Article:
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High-Rise 3D Supercomputing Chips from Stanford

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Stanford researchers are building layers of logic and memory into skyscraper chips that are smaller, faster, cheaper – and taller.

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At the IEEE International Electron Devices Meeting in San Francisco, December 15-17, a Stanford team revealed how to build high-rise chips that could leapfrog the performance of the single-story logic and memory chips on today’s circuit cards.

Research leader Subhasish Mitra, a Stanford Professor of electrical engineering and computer science, said:

This research is at an early stage, but our design and fabrication techniques are scalable. With further development this architecture could lead to computing performance that is much, much greater than anything available today.

Stanford’s School of Engineering Professor H.-S. Philip Wong said:

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With this new architecture, electronics manufacturers could put the power of a supercomputer in your hand.

Nanoscale Elevators for Much Faster Computing

Stanford 3D Chip

Stanford engineers have created a four-layer prototype high-rise chip. In this representation, the bottom and top layers are logic transistors. Sandwiched between them are two layers of memory. The vertical tubes are nanoscale electronic “elevators” that connect logic and memory, allowing them to work together to solve problems.

The prototype chip unveiled at IEDM shows how to put logic and memory together into three-dimensional structures that can be mass-produced. In future operational chips, thousands of nanoscale electronic “elevators” will move data between the layers much faster, using less electricity, than the bottleneck-prone wires connecting single-story logic and memory chips today.

Three breakthroughs enabled these research results:

  • A new technology for creating transistors, those tiny gates that switch electricity on and off to create digital zeroes and ones.
  • A new type of computer memory that lends itself to multi-story fabrication.
  • A technique to build these new logic and memory technologies into high-rise structures in a radically different way than previous efforts to stack chips.

“Moore’s law” is the observation that computing performance increases exponentially. In the last few decades, the density of transistors in integrated circuits and many related performance indicators such as speed and memory have been doubling approximately every two years. Despite many gloomy predictions that computing performance would soon hit fundamental physical barriers, Moore’s law has proven remarkably accurate so far, and 3D chips may permit further exponential growth in the next decades.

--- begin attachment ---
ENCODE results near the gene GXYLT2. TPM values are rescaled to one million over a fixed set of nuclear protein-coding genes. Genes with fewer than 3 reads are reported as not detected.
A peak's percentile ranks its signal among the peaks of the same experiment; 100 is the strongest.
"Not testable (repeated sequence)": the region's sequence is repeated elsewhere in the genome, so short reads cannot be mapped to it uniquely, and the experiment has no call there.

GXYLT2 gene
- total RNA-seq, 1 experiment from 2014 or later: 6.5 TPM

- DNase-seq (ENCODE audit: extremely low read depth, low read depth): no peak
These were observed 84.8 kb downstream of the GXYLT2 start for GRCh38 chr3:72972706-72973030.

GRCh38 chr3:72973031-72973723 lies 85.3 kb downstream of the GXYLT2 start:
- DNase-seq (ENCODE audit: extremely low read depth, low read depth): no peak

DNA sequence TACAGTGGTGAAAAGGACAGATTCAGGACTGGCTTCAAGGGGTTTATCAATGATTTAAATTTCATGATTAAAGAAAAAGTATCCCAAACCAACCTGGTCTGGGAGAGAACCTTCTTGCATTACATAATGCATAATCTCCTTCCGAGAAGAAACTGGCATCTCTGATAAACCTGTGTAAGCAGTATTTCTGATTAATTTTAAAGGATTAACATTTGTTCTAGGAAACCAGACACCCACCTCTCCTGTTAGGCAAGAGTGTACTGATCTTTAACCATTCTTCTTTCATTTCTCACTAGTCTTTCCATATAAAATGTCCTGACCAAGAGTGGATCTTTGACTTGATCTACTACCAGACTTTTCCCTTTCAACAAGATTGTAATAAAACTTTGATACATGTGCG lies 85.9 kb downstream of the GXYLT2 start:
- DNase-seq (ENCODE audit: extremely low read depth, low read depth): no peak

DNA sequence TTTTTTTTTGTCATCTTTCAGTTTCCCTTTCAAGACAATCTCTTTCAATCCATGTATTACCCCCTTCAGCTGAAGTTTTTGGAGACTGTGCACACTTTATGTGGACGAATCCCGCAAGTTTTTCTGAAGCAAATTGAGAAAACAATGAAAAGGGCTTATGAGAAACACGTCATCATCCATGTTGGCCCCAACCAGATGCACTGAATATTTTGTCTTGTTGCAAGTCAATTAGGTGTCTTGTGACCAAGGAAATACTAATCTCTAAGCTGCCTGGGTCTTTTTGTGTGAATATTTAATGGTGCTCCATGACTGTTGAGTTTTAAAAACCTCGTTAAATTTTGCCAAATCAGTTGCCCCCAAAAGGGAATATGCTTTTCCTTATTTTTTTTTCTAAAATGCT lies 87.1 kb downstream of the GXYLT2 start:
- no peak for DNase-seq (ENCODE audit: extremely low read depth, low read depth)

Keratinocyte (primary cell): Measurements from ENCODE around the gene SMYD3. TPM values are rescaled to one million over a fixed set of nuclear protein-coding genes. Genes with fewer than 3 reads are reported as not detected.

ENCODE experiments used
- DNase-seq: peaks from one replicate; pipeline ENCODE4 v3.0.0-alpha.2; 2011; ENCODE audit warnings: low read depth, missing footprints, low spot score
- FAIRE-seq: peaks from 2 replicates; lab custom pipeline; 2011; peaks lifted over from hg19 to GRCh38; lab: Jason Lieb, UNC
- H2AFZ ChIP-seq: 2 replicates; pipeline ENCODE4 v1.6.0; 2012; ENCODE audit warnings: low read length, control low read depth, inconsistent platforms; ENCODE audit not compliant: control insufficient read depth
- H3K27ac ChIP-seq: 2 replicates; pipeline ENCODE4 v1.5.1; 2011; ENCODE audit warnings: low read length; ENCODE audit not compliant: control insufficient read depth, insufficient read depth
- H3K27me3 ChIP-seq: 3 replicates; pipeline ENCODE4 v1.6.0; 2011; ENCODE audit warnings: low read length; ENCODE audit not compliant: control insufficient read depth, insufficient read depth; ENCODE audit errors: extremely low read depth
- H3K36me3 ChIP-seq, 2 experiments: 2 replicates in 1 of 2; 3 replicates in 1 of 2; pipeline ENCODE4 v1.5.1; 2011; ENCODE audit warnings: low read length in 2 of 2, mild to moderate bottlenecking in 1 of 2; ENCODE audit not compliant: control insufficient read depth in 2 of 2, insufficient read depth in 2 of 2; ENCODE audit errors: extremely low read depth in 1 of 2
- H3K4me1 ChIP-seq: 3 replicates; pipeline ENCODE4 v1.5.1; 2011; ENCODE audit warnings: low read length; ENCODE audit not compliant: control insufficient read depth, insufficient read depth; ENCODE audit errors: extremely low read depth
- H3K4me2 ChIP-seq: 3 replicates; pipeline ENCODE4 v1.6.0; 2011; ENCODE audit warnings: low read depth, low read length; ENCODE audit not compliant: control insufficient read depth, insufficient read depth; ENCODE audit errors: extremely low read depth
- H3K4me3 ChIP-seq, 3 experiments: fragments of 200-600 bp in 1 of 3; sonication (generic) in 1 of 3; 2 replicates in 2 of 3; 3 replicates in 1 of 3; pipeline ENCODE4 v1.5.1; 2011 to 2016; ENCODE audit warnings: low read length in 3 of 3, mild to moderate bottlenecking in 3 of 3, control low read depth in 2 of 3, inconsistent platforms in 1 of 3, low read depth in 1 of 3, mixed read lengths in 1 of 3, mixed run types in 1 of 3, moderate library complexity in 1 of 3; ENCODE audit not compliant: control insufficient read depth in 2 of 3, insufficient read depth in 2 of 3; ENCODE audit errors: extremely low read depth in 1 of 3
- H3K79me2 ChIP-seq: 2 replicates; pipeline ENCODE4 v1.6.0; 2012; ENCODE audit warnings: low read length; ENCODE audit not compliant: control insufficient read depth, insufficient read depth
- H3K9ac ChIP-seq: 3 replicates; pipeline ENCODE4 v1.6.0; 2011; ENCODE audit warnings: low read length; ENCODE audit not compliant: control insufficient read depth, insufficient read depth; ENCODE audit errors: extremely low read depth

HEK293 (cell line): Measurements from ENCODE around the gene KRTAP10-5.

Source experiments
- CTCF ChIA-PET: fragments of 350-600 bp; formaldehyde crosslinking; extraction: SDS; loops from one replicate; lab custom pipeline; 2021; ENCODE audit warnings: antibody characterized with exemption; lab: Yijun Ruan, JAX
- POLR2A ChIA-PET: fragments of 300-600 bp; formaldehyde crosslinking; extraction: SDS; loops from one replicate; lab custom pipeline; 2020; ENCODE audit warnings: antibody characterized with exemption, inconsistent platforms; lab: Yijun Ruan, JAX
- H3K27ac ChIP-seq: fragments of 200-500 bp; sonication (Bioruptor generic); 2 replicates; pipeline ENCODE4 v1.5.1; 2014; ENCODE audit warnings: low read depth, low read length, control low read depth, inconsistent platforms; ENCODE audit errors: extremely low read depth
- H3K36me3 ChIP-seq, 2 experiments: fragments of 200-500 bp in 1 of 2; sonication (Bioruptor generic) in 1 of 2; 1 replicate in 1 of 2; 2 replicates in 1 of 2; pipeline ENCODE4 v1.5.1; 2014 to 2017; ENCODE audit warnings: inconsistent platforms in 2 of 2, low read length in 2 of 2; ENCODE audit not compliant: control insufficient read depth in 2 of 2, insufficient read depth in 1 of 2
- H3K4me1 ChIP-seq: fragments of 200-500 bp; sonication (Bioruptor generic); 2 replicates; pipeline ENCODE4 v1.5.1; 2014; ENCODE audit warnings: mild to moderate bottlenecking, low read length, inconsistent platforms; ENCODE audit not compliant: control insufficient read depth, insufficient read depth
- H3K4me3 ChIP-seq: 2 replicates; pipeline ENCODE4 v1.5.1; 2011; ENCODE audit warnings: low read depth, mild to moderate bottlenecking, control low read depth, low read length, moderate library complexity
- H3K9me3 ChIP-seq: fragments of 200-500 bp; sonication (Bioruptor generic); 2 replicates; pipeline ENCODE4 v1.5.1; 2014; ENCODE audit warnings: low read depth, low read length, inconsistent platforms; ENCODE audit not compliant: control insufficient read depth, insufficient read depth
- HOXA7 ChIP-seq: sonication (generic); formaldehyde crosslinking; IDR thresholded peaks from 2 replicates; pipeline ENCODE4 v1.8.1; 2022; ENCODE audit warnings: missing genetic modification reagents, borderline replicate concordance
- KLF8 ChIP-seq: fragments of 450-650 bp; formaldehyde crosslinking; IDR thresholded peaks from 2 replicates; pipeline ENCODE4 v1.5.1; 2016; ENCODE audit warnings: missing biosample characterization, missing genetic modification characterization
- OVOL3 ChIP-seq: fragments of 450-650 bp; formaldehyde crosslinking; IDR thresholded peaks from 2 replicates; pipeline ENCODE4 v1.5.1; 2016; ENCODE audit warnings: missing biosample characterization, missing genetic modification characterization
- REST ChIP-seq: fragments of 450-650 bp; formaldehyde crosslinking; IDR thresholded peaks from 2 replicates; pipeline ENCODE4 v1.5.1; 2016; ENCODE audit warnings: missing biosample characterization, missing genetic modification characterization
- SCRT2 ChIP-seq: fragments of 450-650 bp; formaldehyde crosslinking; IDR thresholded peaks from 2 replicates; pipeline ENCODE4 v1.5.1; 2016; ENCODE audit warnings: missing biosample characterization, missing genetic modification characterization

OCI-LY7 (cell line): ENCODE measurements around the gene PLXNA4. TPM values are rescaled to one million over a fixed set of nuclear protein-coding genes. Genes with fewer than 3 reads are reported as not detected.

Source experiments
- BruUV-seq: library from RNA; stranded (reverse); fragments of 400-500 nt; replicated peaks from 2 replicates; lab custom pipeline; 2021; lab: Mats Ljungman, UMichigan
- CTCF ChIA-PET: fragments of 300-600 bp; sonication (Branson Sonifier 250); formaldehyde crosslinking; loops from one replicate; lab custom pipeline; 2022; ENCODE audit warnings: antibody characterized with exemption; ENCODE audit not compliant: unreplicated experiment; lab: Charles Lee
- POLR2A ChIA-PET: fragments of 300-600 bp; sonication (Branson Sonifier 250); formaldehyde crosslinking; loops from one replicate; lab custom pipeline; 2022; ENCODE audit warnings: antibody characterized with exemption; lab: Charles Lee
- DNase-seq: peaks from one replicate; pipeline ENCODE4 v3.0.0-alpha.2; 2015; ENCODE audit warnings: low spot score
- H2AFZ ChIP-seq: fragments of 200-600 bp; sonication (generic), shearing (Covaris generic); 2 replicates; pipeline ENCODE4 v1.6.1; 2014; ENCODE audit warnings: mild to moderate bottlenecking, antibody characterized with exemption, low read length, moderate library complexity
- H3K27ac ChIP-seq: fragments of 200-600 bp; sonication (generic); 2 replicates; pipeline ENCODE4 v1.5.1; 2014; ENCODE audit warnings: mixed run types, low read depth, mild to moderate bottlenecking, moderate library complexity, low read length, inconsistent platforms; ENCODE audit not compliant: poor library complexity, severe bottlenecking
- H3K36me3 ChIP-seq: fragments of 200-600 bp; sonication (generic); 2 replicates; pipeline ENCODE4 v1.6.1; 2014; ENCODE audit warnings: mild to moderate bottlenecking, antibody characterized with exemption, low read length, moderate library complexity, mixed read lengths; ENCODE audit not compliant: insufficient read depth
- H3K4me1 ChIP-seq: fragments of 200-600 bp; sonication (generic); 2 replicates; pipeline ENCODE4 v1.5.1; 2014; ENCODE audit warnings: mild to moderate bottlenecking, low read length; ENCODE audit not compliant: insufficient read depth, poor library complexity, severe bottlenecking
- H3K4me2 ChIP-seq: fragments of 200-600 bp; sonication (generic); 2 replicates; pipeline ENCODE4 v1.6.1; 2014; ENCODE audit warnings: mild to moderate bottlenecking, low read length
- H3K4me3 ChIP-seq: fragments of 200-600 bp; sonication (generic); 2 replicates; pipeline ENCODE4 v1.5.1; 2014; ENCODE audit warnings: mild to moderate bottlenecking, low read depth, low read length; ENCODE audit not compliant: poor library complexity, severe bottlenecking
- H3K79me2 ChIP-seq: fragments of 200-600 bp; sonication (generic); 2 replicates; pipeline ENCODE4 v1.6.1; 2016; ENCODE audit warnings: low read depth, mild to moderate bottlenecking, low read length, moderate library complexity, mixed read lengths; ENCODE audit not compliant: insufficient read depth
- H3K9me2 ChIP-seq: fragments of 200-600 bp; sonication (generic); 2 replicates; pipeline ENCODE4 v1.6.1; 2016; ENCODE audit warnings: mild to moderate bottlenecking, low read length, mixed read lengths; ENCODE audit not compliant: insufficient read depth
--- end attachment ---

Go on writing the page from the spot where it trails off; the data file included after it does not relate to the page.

Images from Stanford University and Shutterstock.

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Hacking Matter

The 2016 Nobel Prize in Chemistry Vindicates Radical Visions of Molecular Nanotechnology

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The Nobel Prize in Chemistry 2016 was awarded jointly to Jean-Pierre Sauvage, Sir J. Fraser Stoddart and Bernard L. Feringa “for the design and synthesis of molecular machines.” The award vindicates the dreams of nanotechnology enthusiasts, and points the way to the molecular nanotechnology proposed by Drexler in the eighties.

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Electronics

Berkeley Lab’s One-Nanometer Transistor Could Keep Electronics On Exponential Growth

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Decades ago Intel Co-Founder Gordon Moore observed that the density, degree of miniaturization, and ultimately the performance of electronic components, was doubling every two years.

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Electronics

Nanotechnology Breakthrough: Carbon Nanotubes Outperform Silicon Electronics

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nanotechnology

University of Wisconsin–Madison materials engineers have created carbon nanotube transistors that, for the first time, outperform state-of-the-art silicon transistors. This breakthrough points the way to future high-performance nanotube electronics.

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